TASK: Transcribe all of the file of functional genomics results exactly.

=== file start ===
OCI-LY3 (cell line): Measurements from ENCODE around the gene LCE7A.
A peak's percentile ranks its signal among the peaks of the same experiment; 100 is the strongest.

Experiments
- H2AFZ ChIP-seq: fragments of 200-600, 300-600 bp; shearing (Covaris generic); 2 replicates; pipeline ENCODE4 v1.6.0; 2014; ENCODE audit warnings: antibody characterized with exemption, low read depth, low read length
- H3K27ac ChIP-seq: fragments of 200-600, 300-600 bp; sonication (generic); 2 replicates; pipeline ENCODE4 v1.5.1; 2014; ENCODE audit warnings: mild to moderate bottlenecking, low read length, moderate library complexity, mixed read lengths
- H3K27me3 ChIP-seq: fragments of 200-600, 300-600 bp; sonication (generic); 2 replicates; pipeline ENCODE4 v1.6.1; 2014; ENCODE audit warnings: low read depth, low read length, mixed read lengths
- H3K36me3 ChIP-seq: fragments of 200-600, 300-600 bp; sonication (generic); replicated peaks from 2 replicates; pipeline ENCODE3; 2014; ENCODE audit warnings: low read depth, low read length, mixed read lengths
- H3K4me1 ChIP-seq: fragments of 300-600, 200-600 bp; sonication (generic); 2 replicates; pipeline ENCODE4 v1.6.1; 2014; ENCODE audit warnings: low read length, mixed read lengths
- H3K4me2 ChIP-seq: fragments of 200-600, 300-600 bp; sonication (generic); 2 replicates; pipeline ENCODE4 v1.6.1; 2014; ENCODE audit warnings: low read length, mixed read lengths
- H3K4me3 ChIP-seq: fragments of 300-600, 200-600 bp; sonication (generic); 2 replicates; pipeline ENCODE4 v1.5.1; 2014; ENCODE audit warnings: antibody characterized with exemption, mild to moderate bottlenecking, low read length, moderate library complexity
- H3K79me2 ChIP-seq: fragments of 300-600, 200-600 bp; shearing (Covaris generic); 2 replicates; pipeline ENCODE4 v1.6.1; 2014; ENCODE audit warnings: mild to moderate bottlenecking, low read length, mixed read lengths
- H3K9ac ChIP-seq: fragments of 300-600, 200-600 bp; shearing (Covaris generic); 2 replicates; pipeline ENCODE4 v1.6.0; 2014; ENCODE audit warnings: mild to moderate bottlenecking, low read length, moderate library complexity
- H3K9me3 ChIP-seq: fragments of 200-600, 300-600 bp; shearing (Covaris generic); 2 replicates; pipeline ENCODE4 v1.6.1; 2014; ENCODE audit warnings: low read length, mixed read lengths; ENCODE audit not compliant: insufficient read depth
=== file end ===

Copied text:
OCI-LY3 (cell line): Measurements from ENCODE around the gene LCE7A.
A peak's percentile ranks its signal among the peaks of the same experiment; 100 is the strongest.

Experiments
- H2AFZ ChIP-seq: fragments of 200-600, 300-600 bp; shearing (Covaris generic); 2 replicates; pipeline ENCODE4 v1.6.0; 2014; ENCODE audit warnings: antibody characterized with exemption, low read depth, low read length
- H3K27ac ChIP-seq: fragments of 200-600, 300-600 bp; sonication (generic); 2 replicates; pipeline ENCODE4 v1.5.1; 2014; ENCODE audit warnings: mild to moderate bottlenecking, low read length, moderate library complexity, mixed read lengths
- H3K27me3 ChIP-seq: fragments of 200-600, 300-600 bp; sonication (generic); 2 replicates; pipeline ENCODE4 v1.6.1; 2014; ENCODE audit warnings: low read depth, low read length, mixed read lengths
- H3K36me3 ChIP-seq: fragments of 200-600, 300-600 bp; sonication (generic); replicated peaks from 2 replicates; pipeline ENCODE3; 2014; ENCODE audit warnings: low read depth, low read length, mixed read lengths
- H3K4me1 ChIP-seq: fragments of 300-600, 200-600 bp; sonication (generic); 2 replicates; pipeline ENCODE4 v1.6.1; 2014; ENCODE audit warnings: low read length, mixed read lengths
- H3K4me2 ChIP-seq: fragments of 200-600, 300-600 bp; sonication (generic); 2 replicates; pipeline ENCODE4 v1.6.1; 2014; ENCODE audit warnings: low read length, mixed read lengths
- H3K4me3 ChIP-seq: fragments of 300-600, 200-600 bp; sonication (generic); 2 replicates; pipeline ENCODE4 v1.5.1; 2014; ENCODE audit warnings: antibody characterized with exemption, mild to moderate bottlenecking, low read length, moderate library complexity
- H3K79me2 ChIP-seq: fragments of 300-600, 200-600 bp; shearing (Covaris generic); 2 replicates; pipeline ENCODE4 v1.6.1; 2014; ENCODE audit warnings: mild to moderate bottlenecking, low read length, mixed read lengths
- H3K9ac ChIP-seq: fragments of 300-600, 200-600 bp; shearing (Covaris generic); 2 replicates; pipeline ENCODE4 v1.6.0; 2014; ENCODE audit warnings: mild to moderate bottlenecking, low read length, moderate library complexity
- H3K9me3 ChIP-seq: fragments of 200-600, 300-600 bp; shearing (Covaris generic); 2 replicates; pipeline ENCODE4 v1.6.1; 2014; ENCODE audit warnings: low read length, mixed read lengths; ENCODE audit not compliant: insufficient read depth